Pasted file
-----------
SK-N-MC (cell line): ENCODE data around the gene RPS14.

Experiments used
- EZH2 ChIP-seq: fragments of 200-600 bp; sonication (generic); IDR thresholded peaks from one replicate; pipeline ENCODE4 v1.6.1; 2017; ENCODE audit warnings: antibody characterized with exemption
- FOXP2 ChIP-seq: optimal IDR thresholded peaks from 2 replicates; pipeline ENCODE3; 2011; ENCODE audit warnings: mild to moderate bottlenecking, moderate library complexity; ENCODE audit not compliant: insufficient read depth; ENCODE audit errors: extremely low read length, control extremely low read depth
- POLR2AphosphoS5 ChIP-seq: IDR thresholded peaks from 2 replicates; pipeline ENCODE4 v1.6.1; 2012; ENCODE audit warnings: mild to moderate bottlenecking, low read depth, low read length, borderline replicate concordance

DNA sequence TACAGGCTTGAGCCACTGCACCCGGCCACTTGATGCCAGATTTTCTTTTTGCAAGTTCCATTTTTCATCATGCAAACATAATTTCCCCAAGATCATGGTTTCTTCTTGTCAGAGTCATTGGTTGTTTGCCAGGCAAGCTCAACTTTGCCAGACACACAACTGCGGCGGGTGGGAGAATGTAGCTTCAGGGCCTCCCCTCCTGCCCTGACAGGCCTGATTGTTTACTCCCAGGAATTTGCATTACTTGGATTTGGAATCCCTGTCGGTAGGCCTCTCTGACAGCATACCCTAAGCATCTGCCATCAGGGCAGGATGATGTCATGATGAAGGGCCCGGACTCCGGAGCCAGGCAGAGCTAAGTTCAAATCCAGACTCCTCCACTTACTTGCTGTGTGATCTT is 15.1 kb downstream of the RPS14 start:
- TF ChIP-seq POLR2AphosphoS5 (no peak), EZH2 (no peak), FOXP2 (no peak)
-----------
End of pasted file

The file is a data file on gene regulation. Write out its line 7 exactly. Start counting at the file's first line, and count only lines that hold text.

- TF ChIP-seq POLR2AphosphoS5 (no peak), EZH2 (no peak), FOXP2 (no peak)